Budget Pressures, Health Law Expansions Trigger Medicaid Skirmishes

Policy proposals — such as turning the program into state block grants unencumbered by federal requirements, as well as the continuing push by some governors to relax maintenance of eligibility standards — are at the crux of these flare-ups.

The Fiscal Times: Obama Rejects Governors' Plan To Overhaul Medicaid
Turning federal Medicaid support into a block grant without national standards would run counter to the intent of Obama's Affordable Care Act, which relies on an expanded Medicaid program to cover about half the uninsured who obtain coverage under the health care reform law. The ACA also sets a fairly high standard for minimum coverage under the law. The federal government will pay for about 90 percent of the additional costs that come from adding about 16 million uninsured Americans to the Medicaid rolls after health care reform goes into effect in 2015. Cash-strapped states have seen their Medicaid rolls swell by six million people since the recession began in late 2007 (Goozner, 3/1).

CQ HealthBeat: Fight Over Medicaid Intensifies
As Republican governors continue to push President Obama and Congress to let them cut Medicaid, left-leaning groups and some medical providers Monday urged the administration not to give in to such calls, saying they could undermine the White House's goal of providing health coverage to more Americans. The fight over Medicaid is reaching a critical moment. On Tuesday, the House Energy and Commerce Committee will hear from three governors, including two Republicans who say that the federal government should give states more flexibility to drop people from the Medicaid rolls. The hearing comes after weeks of criticism from state officials challenging the administration to loosen requirements for Medicaid, the joint federal-state program for those with low incomes (Adams, 2/28).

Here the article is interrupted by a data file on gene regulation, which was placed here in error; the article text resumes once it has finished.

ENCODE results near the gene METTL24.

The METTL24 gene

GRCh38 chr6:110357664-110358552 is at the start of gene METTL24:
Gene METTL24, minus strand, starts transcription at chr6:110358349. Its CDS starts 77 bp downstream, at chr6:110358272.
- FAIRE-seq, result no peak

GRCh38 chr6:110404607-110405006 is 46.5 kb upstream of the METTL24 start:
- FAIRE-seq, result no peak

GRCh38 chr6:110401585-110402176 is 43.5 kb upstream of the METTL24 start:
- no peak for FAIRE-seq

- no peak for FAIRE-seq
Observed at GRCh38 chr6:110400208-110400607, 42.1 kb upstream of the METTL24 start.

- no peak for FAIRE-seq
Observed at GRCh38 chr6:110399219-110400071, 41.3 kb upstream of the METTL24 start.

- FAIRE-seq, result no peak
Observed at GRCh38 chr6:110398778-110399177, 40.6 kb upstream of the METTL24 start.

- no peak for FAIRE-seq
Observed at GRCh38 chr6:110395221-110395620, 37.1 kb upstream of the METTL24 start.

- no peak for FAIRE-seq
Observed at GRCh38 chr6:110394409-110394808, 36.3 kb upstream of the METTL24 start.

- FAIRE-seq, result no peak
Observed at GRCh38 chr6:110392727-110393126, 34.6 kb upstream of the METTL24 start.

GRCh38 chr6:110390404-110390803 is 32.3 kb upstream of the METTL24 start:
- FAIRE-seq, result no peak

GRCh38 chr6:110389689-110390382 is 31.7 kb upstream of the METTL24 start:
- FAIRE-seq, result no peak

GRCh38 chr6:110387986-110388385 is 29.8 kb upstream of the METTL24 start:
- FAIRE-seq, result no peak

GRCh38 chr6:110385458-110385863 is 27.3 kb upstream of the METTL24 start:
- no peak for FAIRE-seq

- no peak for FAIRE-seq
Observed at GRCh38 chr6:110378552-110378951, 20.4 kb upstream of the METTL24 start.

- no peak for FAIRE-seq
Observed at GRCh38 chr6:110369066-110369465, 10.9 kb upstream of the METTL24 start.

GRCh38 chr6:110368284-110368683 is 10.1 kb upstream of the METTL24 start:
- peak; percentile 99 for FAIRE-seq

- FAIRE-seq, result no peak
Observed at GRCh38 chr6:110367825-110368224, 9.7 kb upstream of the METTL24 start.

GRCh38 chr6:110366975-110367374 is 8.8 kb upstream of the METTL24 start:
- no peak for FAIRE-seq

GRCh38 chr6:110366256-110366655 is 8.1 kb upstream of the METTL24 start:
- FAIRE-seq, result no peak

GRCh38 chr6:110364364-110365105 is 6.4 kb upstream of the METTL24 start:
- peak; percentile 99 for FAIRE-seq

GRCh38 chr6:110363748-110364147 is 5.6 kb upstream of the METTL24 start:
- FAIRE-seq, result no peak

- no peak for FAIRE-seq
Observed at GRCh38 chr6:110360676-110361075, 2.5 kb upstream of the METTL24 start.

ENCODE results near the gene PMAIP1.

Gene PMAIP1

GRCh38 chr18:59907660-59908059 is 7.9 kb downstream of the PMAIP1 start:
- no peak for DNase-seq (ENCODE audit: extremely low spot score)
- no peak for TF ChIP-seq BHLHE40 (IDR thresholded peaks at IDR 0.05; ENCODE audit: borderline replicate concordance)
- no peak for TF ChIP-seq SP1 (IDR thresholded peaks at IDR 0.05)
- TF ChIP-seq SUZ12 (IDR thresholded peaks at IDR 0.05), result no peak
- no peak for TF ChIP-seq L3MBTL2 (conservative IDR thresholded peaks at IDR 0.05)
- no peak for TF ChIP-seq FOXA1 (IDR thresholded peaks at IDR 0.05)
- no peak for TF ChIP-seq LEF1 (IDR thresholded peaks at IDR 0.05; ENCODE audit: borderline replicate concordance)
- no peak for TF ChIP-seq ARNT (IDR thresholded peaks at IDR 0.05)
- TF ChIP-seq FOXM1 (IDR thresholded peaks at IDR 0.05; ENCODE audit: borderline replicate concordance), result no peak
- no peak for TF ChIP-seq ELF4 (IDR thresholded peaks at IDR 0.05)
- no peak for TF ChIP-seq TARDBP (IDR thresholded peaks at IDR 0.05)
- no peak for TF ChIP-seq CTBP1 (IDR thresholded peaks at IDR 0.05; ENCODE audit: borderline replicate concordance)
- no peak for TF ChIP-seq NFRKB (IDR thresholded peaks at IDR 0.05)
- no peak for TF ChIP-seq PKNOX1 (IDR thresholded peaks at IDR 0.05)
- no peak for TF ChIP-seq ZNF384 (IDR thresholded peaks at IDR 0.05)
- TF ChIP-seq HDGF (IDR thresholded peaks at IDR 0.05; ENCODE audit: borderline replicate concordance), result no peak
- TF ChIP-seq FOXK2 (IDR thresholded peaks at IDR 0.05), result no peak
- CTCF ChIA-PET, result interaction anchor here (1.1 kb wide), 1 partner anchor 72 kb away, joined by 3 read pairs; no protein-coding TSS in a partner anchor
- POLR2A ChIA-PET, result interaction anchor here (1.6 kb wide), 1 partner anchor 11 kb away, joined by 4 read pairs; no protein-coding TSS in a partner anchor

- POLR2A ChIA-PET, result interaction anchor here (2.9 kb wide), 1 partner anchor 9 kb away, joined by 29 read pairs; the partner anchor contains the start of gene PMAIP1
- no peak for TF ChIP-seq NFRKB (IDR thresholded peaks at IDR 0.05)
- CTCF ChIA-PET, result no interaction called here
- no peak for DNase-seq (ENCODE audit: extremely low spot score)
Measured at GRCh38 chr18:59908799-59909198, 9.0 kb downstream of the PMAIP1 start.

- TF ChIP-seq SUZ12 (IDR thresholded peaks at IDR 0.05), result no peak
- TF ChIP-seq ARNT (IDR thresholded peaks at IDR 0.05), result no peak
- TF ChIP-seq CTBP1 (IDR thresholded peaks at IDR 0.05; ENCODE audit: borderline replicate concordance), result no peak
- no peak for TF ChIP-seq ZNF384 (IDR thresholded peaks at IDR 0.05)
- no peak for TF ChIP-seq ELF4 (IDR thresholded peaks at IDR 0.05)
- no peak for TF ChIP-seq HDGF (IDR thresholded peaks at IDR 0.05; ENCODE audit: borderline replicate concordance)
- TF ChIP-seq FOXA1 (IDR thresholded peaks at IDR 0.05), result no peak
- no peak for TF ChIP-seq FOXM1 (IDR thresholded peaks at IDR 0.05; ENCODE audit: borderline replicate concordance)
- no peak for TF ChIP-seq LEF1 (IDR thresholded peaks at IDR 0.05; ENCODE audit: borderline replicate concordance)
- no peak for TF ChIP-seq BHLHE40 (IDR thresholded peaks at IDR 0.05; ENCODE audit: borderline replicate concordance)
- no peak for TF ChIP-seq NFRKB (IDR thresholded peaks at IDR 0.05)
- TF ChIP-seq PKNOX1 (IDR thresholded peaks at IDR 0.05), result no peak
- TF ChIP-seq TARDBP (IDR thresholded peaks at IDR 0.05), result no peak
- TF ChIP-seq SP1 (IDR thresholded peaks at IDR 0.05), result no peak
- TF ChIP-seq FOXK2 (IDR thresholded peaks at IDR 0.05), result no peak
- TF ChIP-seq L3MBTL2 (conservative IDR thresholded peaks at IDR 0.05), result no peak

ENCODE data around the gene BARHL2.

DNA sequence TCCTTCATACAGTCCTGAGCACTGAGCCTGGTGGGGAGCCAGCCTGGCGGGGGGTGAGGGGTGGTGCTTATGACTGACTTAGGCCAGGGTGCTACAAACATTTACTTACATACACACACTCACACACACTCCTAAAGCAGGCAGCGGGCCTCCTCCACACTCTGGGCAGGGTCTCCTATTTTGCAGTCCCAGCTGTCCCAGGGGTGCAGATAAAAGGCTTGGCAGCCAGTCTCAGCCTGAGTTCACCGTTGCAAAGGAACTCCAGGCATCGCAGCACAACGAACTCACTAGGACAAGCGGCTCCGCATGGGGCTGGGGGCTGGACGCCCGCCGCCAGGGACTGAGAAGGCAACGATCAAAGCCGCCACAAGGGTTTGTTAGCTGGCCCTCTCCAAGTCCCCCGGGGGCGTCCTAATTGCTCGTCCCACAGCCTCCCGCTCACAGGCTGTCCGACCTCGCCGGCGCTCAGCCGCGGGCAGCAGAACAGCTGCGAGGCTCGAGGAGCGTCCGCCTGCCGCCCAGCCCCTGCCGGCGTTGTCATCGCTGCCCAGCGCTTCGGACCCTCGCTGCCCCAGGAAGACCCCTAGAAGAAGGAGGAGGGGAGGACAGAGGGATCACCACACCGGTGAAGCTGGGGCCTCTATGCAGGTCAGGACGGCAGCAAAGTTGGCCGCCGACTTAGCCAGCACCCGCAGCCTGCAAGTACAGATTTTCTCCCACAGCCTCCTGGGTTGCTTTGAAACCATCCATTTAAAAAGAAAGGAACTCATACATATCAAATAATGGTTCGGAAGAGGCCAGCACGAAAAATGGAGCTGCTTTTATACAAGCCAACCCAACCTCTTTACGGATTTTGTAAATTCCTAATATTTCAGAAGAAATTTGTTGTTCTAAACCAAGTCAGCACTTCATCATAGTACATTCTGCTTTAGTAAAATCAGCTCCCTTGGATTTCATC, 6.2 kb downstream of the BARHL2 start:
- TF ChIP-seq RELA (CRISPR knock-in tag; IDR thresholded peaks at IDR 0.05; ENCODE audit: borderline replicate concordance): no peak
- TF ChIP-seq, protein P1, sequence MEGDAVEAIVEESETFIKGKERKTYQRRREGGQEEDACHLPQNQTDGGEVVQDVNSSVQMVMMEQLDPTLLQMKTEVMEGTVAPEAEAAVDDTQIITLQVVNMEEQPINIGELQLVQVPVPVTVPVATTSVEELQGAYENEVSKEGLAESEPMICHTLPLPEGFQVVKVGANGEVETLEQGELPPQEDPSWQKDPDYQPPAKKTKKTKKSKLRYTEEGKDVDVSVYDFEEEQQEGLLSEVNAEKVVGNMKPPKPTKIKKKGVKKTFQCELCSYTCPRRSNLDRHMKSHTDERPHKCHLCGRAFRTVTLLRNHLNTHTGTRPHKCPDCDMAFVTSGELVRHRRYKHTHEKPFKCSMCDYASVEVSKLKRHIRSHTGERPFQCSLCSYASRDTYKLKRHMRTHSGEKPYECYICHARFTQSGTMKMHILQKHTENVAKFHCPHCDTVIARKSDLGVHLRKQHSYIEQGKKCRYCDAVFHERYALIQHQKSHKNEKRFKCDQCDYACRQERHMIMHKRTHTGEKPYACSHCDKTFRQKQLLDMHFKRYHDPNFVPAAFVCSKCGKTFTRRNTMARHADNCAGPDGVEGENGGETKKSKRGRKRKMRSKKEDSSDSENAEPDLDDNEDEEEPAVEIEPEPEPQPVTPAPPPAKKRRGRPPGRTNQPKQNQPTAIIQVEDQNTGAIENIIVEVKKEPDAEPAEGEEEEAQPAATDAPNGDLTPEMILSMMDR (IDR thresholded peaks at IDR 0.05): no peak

Modern Healthcare: Some Expect Renewal Of '90s Medicaid Battle
A return of the 1990s battle to transform Medicaid from a federal-matching program into a block-grant approach is expected by liberal health care policy advocates. And the stakes have risen since then, they argue, because a block grant conversion now would undermine the Patient Protection and Affordable Care Act. "Converting Medicaid to a block grant is fundamentally inconsistent with the Affordable Care Act," Robert Greenstein, president of the Center on Budget and Policy Priorities, said during a Monday call with reporters. The Republican majority in the House of Representatives has yet to propose such a transformation of the federal-state low-income insurance program, which was an initiative over which the 1995 Republican-led Congress unsuccessfully fought President Bill Clinton (Daly, 2/28).

The Hill: Barbour: High-Risk Pools Make Case For Medicaid Flexibility
Mississippi Gov. Haley Barbour (R), a possible 2012 presidential candidate, said anemic enrollment in new federal high-risk insurance pools is proof that states need more flexibility to run their Medicaid programs. Enrollment in new federal insurance pools for individuals with preexisting conditions have fallen far short of original projections. Just more than 12,000 have enrolled as of February, far less than the 375,000 the Centers for Medicare and Medicaid Services actuary projected for the end of 2010. The pools were included in the health care reform law to provide temporary coverage until 2014, when insurance companies can no longer discriminate against individuals with preexisting conditions (Millman, 2/28).

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